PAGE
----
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A 7ft by 10ft (2.13m x 3.04m) Victorian mahog-any sideboard was an example. Finely carved to the mirror surround with leafage scrolls and fruiting vines, it had an inverted breakfront base with panelled doors enclosing a cellaret and sold on its top estimate £2000.

Another hefty piece of mahogany – a 7ft 8in (2.34m) wide George IV pedestal sideboard featured rather incongruous and almost certainly later inlaid classical oval urn medallions to the pedestals. Nevertheless the piece, with low raised back, fitted cutlery drawers and sliding compartments below four drawers and two cupboards, took £3100 from a Worcestershire buyer.

Among smaller pieces was an inlaid work table signed A.L. Majorelle. It had a shaped rectangular top decorated with wisteria and berry inlay and with a fitted frieze drawer on slender sinuous supports. Estimated at £800-1200 the 2ft 5in by 21in (73 x 53cm) table took £1550 from an Oxfordshire buyer.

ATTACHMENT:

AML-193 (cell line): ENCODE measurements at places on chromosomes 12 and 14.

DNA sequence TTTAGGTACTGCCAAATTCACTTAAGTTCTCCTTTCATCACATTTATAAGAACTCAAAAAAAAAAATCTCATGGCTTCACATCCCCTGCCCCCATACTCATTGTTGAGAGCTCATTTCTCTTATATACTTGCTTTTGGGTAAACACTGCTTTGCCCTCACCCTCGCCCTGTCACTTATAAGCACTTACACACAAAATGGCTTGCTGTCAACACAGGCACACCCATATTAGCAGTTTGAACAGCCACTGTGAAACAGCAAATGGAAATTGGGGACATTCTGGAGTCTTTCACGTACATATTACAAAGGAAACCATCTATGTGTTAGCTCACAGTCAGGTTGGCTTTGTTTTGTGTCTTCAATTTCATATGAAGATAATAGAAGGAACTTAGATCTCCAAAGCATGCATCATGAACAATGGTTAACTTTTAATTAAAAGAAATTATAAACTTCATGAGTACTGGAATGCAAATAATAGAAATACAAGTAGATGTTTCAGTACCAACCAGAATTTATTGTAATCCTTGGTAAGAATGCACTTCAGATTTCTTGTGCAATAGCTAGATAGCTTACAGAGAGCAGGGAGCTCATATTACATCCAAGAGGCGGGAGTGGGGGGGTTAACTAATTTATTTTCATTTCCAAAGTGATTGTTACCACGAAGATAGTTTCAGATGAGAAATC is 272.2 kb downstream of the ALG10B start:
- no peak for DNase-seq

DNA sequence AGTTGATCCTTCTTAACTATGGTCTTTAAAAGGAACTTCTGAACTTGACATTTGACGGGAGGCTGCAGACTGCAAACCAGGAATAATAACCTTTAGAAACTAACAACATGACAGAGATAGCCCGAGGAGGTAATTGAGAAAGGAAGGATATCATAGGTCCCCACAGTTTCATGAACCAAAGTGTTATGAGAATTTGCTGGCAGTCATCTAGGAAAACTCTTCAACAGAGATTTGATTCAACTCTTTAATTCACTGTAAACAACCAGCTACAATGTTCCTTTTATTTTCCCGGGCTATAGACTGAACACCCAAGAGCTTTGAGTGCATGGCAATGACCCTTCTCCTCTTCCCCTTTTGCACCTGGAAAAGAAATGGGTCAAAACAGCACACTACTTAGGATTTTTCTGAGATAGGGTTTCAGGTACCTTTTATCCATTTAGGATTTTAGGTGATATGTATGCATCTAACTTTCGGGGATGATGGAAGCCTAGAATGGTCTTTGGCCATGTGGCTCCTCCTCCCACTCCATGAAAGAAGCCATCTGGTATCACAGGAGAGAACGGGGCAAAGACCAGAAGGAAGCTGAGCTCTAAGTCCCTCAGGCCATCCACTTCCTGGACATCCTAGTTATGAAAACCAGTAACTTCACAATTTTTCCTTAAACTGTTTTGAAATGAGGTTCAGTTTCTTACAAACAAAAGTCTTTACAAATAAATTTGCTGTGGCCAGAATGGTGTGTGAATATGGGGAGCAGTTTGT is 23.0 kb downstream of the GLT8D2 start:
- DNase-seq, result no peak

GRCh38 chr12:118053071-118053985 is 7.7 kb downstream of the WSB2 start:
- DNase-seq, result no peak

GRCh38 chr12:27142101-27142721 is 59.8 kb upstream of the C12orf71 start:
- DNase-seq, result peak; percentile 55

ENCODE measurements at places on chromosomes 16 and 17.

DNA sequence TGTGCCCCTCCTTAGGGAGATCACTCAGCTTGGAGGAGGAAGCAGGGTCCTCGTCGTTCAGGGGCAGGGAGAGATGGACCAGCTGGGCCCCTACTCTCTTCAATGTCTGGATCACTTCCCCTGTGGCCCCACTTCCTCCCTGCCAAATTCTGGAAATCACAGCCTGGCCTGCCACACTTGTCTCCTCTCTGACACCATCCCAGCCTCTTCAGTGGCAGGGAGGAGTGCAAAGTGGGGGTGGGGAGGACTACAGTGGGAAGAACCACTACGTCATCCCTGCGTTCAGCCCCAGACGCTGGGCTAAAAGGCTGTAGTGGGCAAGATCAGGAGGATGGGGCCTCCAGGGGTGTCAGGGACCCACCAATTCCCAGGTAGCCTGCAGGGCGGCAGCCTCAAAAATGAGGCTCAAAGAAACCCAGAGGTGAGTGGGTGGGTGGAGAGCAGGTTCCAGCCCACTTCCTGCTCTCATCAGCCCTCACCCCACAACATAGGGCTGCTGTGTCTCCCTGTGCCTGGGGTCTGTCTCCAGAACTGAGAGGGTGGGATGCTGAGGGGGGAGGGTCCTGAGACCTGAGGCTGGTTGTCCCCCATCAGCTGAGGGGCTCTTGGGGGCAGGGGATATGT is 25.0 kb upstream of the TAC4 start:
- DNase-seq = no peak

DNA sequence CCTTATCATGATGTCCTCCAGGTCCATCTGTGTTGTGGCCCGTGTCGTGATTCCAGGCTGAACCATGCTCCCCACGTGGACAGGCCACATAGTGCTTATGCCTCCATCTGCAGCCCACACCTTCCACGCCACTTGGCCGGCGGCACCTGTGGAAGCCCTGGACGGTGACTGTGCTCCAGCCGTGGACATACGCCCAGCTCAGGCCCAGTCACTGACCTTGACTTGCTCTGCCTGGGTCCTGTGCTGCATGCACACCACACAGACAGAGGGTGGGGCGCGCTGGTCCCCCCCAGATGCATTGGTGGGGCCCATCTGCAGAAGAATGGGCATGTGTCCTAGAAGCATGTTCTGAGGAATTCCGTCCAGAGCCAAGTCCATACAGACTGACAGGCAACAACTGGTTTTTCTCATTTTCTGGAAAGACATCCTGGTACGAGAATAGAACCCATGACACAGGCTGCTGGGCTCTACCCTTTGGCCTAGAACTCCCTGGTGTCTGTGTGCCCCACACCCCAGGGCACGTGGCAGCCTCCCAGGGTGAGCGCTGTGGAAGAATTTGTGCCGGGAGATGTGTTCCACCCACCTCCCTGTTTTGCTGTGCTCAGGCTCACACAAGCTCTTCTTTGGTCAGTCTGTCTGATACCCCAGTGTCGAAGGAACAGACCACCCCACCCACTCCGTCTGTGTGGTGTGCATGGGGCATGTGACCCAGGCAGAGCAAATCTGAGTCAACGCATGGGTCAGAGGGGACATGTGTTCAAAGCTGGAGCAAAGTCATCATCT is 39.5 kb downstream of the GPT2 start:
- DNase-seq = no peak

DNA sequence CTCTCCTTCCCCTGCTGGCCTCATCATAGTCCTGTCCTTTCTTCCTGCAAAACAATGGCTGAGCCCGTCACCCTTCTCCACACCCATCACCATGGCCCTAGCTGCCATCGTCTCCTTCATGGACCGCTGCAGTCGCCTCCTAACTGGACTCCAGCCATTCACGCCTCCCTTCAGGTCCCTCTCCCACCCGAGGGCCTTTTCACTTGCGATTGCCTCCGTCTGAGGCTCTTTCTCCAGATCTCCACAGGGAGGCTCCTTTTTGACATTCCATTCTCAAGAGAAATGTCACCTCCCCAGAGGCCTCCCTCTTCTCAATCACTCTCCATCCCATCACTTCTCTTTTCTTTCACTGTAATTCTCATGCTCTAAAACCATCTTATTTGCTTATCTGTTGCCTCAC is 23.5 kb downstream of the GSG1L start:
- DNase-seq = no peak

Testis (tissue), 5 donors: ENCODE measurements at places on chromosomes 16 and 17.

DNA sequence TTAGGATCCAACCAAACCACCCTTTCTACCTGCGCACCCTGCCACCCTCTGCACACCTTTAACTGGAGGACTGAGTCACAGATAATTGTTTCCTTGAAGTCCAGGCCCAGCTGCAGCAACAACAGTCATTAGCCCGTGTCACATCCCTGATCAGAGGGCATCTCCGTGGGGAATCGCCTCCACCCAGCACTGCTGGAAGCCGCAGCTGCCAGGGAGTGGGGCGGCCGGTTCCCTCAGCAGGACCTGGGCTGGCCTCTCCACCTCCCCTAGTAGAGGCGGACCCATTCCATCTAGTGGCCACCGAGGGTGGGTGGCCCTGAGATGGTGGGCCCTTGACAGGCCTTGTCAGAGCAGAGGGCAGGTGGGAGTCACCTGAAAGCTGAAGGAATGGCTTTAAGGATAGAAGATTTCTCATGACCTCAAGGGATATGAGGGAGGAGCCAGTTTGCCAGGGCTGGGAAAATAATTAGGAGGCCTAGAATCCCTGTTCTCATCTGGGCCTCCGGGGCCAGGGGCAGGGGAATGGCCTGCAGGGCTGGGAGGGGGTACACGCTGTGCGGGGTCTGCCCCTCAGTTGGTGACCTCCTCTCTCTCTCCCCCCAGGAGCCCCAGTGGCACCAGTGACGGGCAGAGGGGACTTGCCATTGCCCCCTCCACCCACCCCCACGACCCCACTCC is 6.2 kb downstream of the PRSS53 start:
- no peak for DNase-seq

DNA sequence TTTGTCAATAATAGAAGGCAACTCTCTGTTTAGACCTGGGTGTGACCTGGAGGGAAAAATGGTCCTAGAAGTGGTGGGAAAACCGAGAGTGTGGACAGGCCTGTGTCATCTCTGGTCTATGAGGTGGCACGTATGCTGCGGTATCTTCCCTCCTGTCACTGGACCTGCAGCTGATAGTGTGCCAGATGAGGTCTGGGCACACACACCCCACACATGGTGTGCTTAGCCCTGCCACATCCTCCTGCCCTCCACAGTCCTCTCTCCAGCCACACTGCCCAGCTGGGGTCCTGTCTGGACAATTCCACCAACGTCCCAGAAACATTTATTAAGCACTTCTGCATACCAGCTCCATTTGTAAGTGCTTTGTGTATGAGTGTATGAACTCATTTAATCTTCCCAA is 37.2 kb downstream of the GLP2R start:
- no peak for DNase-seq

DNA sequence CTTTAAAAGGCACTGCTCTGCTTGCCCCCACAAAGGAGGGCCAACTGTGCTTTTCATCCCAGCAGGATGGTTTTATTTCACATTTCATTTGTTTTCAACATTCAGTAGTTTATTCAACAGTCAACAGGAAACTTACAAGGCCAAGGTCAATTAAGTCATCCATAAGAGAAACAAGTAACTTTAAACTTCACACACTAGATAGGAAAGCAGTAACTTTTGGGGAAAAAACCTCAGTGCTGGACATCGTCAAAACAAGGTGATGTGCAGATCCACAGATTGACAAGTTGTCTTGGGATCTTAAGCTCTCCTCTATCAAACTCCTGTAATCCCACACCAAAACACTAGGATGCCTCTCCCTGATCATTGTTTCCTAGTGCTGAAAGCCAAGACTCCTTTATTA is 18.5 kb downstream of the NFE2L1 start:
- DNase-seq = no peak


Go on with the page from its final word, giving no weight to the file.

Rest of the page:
Elsewhere, vernacular oak proved its continued popularity when an 18th century bureau, 3ft 9in (45cm) wide, with a matched panelled bookcase to the upper section and on ogee bracket feet fell at £1900 to a Northern buyer.

However, it was a much smaller piece altogether which attracted the highest price of the two-day dispersal – an 8in (20cm) 17th century salt-glaze mug with silver rim engraved God Save King William 1697 and marked with the initials T.C. & R.C. plus the maker’s mark – an H intersected with a C. It had been excellently preserved and a number of bidders believed the mug to be even earlier than the engraving date, which may have fuelled the enthusiastic bidding to the £4600 (treble the mid-estimate) offered by a London specialist.

The large militaria section, the majority of which came from two Welsh deceased estates (as did the bulk of the other material in the sale), brought a lot of interest but a number of below estimate results.

A Cornish buyer took home an antique Japanese sword signed to the blade by the maker and still in its original Second World War scabbard for a below estimate £500.

Among the ceramics, the Imari pattern proved predictably popular when a pair of 19th century bottles vases, 18in (46cm) high painted in two colours, left the £400-500 estimate behind to bring £720.

A number of 19th century bronzes in the classical style appealed to buyers. Attracting the most interest were a pair of bronzes depicting Mercury holding aloft a caduceus together with another unidentified figure with a trumpet. At 2ft 1in (64cm) high the figures, both on drum-shaped plinths took a mid-estimate £820.